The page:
Nearly one in three skiers and snowboarders in Colorado are considering going out for the winter due to concerns about the coronavirus, a survey conducted last month suggests.
The survey of 788 skiers and riders by Magellan Strategies of Boulder found that 31% considered not to ski or snowboard, while 68% said they did not consider skipping the season. Of those who were, 14% said they strongly considered not to ski or snowboard; 17% considered “somewhat” not to go.
The 41 page report recorded comments from unidentified respondents, including this one from a woman identified as a resident of Arapahoe County: “The risk of potentially contracting COVID is (the) biggest reason, but neither will the experience of the mountain in my opinion be the same, ”said the respondent, who was in the age group 35-44. “Reservations to park, restrictions on (the) number of people in lodge / restaurants. It just doesn’t seem worth the cost for a less than experience. “
When asked how confident they are in the ability of ski resorts to protect visitors and employees from the coronavirus, nearly one in five said they were either not confident at all (11%) or not too sure (8%), while 41% said they were somewhat confident and 28% said they were very confident.
The vast majority of respondents think there is a good chance that ski resorts will be closed at some point in the season due to the pandemic. Almost one in five (18%) think there is a 100% chance that the season will be interrupted, while 29% think there is a 75% chance and 36% give it a 50/50 chance.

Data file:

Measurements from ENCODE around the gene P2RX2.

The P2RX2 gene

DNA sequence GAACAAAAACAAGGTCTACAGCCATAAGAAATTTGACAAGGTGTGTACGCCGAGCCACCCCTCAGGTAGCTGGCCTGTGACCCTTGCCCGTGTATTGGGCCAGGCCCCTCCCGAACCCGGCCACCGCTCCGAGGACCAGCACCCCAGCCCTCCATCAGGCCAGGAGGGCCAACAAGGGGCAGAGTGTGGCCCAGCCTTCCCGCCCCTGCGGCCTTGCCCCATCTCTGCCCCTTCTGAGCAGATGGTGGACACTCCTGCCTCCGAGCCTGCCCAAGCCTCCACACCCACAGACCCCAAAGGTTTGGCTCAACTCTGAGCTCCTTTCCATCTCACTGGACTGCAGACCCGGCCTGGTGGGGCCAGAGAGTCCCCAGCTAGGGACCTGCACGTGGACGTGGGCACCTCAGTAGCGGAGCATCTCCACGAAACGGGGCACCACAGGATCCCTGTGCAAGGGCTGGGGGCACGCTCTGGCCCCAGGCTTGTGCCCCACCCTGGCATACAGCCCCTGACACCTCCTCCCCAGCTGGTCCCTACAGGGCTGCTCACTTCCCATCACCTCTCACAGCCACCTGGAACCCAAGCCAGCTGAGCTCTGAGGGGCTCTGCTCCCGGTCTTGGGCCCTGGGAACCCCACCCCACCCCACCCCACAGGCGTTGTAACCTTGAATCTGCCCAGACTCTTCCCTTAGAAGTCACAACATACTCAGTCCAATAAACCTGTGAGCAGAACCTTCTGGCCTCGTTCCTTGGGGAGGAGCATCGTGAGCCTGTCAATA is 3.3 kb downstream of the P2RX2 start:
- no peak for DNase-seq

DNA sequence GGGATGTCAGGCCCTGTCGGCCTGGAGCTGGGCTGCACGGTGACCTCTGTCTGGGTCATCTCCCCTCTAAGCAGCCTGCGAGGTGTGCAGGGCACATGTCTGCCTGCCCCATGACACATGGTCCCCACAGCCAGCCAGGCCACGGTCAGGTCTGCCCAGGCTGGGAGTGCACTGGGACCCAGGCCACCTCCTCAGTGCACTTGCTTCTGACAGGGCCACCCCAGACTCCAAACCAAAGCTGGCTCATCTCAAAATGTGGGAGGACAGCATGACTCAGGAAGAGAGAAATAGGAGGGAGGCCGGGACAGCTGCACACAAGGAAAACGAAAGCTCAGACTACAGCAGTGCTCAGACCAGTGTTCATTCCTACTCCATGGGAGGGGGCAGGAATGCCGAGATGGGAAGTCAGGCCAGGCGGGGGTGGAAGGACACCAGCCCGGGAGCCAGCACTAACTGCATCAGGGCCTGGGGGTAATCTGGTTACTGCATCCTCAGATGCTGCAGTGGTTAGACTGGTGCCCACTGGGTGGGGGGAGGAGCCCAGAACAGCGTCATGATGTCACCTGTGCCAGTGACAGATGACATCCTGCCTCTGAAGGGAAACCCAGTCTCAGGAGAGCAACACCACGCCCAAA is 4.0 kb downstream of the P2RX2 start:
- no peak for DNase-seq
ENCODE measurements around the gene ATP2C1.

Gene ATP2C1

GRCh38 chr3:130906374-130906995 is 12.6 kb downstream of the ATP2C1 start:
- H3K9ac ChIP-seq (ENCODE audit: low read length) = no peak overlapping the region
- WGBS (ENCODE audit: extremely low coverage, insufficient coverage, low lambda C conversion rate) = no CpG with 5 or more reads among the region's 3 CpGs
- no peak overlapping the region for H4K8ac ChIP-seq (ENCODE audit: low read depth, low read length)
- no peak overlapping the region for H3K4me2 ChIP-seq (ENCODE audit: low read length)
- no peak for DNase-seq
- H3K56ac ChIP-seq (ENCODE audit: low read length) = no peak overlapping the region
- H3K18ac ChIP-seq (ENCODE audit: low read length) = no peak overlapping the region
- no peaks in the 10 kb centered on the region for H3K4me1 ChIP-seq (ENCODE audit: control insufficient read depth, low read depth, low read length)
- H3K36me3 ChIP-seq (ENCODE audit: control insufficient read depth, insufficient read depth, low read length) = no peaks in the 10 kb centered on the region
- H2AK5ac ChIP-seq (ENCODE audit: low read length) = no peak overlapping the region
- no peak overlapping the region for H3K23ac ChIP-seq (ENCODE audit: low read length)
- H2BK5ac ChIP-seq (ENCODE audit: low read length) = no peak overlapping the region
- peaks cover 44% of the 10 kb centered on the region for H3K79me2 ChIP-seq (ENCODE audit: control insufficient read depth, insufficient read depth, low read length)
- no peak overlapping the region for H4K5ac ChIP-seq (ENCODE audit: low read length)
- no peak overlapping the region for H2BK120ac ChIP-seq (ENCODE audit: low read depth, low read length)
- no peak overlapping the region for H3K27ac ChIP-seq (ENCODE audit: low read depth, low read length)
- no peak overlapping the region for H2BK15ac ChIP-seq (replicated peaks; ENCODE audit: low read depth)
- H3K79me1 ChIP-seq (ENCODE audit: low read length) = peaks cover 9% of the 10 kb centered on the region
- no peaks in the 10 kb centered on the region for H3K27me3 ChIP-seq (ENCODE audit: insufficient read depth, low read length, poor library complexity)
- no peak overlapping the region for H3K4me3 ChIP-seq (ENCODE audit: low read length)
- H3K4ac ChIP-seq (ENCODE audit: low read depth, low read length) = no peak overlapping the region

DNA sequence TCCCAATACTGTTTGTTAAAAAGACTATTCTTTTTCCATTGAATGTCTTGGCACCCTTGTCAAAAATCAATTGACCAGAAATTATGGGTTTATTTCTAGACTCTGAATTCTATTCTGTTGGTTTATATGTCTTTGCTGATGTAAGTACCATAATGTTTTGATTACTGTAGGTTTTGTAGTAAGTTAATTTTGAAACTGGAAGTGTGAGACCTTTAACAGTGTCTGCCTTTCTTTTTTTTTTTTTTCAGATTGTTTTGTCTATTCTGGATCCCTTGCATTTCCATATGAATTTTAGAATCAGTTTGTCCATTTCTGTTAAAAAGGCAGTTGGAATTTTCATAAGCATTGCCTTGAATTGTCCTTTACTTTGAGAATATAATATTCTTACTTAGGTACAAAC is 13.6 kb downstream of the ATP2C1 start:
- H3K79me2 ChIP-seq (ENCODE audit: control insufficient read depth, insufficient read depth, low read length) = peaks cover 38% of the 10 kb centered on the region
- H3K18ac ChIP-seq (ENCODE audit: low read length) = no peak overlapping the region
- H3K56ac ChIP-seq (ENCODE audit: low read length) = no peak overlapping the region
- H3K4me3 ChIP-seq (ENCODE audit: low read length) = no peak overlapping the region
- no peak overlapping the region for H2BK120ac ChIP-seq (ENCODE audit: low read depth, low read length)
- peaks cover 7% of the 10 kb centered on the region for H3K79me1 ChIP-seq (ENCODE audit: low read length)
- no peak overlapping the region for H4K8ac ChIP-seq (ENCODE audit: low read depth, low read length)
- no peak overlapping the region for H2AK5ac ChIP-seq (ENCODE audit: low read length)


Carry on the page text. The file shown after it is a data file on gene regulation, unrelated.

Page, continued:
“I am nervous about skiing this season. I understand resorts are doing their best to make it safe, but I’m concerned that the number of people allowed to ski on any given day will not allow for a safe environment, ”said a woman identified as a resident of Clear Creek County in the age of 25-34 years.group.
But a man aged 45-54 from Cheyenne County disagreed. “The resorts must remain open. It is vital to our economy and our healthy life. Stupid politicians should stay out of it. Americans are free to make their own choices. “
More than three out of five respondents (62%) said they had skied or driven in the hinterland. Of the 300 respondents who said they hadn’t, 17% said they had “plans or a strong interest” to try it this winter. When 50 of those respondents were asked if they planned to buy avalanche equipment or take an avalanche awareness course, 42% said they were both planning; 26% said they intended to take a course.
“I love to ski,” said a woman from Routt County, age group 45-54. “I love to be outside. Promoting tourism during COVID is stupid. I would be more inclined to join if it was just locals. I live in a small seaside town. This winter is going to be a mess. I am snowshoeing and cross country skiing instead. Maybe skiing in the backcountry if I can get into an avalanche class. “
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